His name was Frederick  W. Zinn and he changed how America dealt with it's warriors missing in action.  Zinn, a native of Galesburg Michigan, graduated the University of Michigan in 1914 and set out to tour Europe.  He arrived just as the Great War broke out.  Zinn joined the French Foreign Legion and fought in several vicious campaigns before transferring to the French Air Service.  He was a member of the illustrious Lafayette Flying Corps and his former Legionnaire comrades served in the such squadrons as the Lafayette Escadrille. 
When America entered WWI Fred Zinn was the first American transferred from French service to General Billy Mitchell's staff.  He was in charge of personnel and training - sending all of the American's replacement aviators and observers to the front.  When the war ended, he proposed an idea revolutionary to the War Department.  He said that he wanted to search for the missing men he had sent to war.  He felt that he could find them and bring home their remains, to bring closure to their families.  It was a concept that the American military had never even considered. 
He worked in a tiny office in occupied Berlin, even enlisting the aid of former German ace, Ernst Udet in his quests.  After months of painstaking retracing of final flights, Fred Zinn had recovered the bodies or personal effects of 195 of the 200 missing American airmen.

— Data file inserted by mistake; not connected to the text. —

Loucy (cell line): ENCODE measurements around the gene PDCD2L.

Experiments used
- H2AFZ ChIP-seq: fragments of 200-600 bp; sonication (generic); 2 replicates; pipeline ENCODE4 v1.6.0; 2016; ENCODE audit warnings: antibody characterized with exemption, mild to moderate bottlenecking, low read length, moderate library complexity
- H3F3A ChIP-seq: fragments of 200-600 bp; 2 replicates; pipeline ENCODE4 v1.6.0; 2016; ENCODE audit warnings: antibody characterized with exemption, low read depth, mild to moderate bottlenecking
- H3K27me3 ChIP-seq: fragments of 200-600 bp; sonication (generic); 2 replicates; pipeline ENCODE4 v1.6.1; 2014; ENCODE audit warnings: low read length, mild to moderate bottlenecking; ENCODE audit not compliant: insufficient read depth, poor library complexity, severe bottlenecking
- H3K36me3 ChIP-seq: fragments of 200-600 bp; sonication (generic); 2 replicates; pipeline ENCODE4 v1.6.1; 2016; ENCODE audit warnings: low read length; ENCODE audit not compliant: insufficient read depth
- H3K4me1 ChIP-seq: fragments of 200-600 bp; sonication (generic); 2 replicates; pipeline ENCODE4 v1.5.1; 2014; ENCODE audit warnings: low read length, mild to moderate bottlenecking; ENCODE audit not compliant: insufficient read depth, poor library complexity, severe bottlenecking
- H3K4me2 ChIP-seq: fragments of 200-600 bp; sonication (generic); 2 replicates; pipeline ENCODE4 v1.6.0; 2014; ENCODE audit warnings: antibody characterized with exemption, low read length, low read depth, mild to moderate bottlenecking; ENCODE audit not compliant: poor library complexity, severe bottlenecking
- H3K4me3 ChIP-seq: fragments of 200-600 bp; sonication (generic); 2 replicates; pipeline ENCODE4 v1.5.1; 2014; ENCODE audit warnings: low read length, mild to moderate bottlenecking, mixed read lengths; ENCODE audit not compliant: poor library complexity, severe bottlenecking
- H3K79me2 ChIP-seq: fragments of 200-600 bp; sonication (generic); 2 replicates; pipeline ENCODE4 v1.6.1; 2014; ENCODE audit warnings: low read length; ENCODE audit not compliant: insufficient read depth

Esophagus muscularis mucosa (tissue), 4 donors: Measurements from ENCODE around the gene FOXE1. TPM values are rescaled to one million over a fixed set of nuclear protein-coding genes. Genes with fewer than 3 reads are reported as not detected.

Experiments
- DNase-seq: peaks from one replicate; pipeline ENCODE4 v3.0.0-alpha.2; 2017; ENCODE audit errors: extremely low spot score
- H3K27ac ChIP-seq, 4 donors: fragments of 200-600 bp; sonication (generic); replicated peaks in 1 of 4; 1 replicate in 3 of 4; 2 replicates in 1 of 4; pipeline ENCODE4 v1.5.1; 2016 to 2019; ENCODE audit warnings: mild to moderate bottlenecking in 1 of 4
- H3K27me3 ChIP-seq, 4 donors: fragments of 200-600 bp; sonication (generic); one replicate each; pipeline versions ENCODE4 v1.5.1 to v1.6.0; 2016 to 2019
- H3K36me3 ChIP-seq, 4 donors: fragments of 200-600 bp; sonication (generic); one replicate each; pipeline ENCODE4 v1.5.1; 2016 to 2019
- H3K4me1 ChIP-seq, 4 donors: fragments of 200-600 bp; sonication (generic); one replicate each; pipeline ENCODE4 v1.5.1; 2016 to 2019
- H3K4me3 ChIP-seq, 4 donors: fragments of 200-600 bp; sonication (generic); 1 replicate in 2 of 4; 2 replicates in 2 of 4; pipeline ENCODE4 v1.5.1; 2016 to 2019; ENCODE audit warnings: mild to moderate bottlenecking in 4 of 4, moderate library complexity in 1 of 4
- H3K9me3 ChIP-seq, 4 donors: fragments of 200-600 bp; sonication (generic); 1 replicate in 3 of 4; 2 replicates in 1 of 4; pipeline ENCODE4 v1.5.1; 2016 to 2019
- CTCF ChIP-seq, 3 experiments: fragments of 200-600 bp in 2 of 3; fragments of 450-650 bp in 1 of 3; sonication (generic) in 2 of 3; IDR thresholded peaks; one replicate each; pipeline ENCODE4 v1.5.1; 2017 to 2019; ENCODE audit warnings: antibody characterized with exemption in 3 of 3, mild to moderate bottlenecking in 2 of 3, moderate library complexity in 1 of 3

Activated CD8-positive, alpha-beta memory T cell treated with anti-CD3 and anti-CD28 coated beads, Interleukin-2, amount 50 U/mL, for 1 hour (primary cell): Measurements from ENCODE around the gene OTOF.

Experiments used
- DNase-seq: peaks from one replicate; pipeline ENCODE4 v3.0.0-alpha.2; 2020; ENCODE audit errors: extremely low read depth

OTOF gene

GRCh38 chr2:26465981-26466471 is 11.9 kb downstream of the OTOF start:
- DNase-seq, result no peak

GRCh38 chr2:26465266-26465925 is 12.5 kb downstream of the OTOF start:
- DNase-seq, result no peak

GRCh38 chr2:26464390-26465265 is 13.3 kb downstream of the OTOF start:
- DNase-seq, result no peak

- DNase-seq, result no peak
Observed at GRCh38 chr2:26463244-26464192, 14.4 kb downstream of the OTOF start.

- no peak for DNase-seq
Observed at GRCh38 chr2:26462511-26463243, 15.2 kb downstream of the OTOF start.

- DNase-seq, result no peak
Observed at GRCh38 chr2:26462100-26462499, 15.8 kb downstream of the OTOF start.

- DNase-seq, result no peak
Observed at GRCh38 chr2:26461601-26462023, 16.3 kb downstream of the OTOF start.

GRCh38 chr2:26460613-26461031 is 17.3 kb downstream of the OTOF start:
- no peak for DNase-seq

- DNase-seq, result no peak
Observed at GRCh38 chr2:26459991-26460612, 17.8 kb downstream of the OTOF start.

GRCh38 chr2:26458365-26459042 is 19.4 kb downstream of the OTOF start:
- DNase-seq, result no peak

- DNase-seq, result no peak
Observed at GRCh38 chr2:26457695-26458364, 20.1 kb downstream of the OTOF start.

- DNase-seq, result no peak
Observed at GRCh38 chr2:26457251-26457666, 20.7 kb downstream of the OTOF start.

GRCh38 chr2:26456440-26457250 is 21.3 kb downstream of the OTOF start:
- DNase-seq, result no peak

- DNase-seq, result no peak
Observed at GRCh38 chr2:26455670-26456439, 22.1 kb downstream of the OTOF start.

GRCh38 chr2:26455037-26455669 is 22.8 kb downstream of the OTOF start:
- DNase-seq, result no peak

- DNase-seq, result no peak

When WWII broke out Zinn lobbied the War Department to set up a system to recover the remains of the missing aviators.  Leveraging his relationships with men like Eddie Rickenbacker and General Hap Arnold, Zinn created the Missing Air Crew Report System.  His techniques such as standardized serial numbers on aircraft parts ensured that countless families would learn the fates of their missing men. 
When the Army Air Corps would not let him continue his work, Fred joined the Office of Strategic Services (OSS), the precursor of the CIA.  There his ground search for missing airmen was to be his cover as he conducted work for X2, Counterintelligence.  Fred's painstaking efforts recovered the remains of hundreds of airmen while he spied against the Italians and Germans. 
Patriot, innovator, aviator, politician, humanitarian, and hero - Fred Zinn was all of these things.  His efforts changed forever how America dealt with its missing airmen.  His legacy lives on today in the Air Force Creed, "…I will leave no airman behind…" 


No comments: